Tommy the Clown and his young dancers woke at 4 a.m. to get made up, then performed at three separate venues, punctuated by random, mid-traffic promotions for an upcoming show while still managing to crack each other up (and everyone else within earshot) throughout the day.
Clown School (dress code not enforced) on 3529 2008
Krumping with Clowns: Everybody got down on 3528 2008
Didrik and I had a blast shooting this feature. Hanging around with Tommy the Clown and his crew of “Hip Hop Clowns” as they delighted kids delighted us. Unfortunately, the hate spew that made up roughly a third of the hundreds of comments this feature elicited — despite being so moronic as to be almost pitiable — was a substantial bummer.
Graffiti Induces Colorblindness on 3527 2008
I should probably publish this discovery in Nature or some other peer reviewed journal. But what a hassle, so here goes: Graffiti is visible only in black or white. Yes, people often appear to see red when their homes and workplaces are bombed, but that’s only further proof that despite what you think you see, there is no gray area where graffiti’s concerned, let alone color.
The Venice West Cafe on 3527 2008
In 1965, when I was fifteen, I started hanging around the Venice West Cafe, a dank little hole in the wall with wooden benches and tables. Of course they served espresso. And the place was always full of (to me at that age) coolly romantic hipsters, complete with shades, turtlenecks — yeah, even berets.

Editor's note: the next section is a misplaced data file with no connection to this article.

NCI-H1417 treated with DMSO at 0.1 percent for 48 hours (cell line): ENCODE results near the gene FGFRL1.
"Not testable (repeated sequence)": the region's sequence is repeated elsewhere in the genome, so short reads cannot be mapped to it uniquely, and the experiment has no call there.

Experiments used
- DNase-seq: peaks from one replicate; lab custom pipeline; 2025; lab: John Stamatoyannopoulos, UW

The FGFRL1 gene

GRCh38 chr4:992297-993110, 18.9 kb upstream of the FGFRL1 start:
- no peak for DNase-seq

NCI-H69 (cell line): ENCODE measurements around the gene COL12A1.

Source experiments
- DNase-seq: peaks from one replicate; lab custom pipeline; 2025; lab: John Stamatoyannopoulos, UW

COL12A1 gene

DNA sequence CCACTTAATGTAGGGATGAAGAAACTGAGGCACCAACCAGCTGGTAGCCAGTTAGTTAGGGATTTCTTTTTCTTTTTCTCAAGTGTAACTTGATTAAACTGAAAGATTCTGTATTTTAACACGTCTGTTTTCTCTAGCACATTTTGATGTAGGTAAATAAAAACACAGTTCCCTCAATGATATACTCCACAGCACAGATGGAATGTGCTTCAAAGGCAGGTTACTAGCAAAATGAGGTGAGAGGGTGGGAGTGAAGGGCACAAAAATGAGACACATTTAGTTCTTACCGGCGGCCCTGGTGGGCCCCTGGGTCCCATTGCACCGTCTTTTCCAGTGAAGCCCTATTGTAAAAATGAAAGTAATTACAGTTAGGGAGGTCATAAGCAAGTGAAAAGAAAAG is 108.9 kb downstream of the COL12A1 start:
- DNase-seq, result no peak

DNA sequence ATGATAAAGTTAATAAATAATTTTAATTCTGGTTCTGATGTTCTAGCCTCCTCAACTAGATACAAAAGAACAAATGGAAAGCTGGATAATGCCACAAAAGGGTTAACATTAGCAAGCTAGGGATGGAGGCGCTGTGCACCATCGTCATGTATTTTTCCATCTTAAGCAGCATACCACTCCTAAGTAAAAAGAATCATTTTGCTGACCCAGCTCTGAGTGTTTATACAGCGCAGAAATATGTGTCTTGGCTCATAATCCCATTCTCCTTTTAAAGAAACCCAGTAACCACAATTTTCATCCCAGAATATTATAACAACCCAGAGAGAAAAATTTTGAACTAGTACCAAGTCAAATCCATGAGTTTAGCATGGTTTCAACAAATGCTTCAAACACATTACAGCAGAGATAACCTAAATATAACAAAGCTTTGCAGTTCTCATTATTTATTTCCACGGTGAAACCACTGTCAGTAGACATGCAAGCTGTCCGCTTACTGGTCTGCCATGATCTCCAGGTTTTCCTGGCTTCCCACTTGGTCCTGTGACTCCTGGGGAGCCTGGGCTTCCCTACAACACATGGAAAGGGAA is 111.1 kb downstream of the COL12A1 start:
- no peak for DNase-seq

The Fastest Walls in the West on 3526 2008
Wake up and smell the Krylon! Actually, I don’t recommend it, though I often do it. Not because I’m into huffing paint, mind you, but because I often roll directly out of the wrapper and up the local bike path past the public graffiti walls at the Venice Beach “Pits.”
Post Modern Business on 3525 2008
The post modern aspects of this small Abbot Kinney office appear to be an after-the-fact addition, “appear” being the operative word here.
1310 Abbot Kinney Blvd
Turf and Clapboard on 3525 2008
This two-story clapboard house is distinguished by its Astroturf fence.
Graffiti Wall: Ich Bin Ein Venician on 3525 2008
The Venice Pits, now known as the Venice Art Walls, are a point of contention in my neighborhood. They seemed like an apt metaphor for the tension between graff writers and taggers, and a general public that doesn’t much care that there can be a difference between the two.
Ted Hawkins on 3525 2008
Ted Hawkins had one of the richest, purest, most powerful voices I’ve ever heard. He was a fixture on the boardwalk scene and typified the best of Venice art and music. He performed for the high and mighty, and the lowly and poor. He broke hearts and illuminated minds.
Ray Flores on 3525 2008
New board gallery and shop for this peripatetic original Z-boy, Ray Flores. The surf and skateboard gallery and shop includes Flores’ collection of rare, original Zephyr surfboards and photos of Tony Alva shredding in backyard pools. It’s a must-visit for anyone interested in the history of the guys who put Dogtown on the map.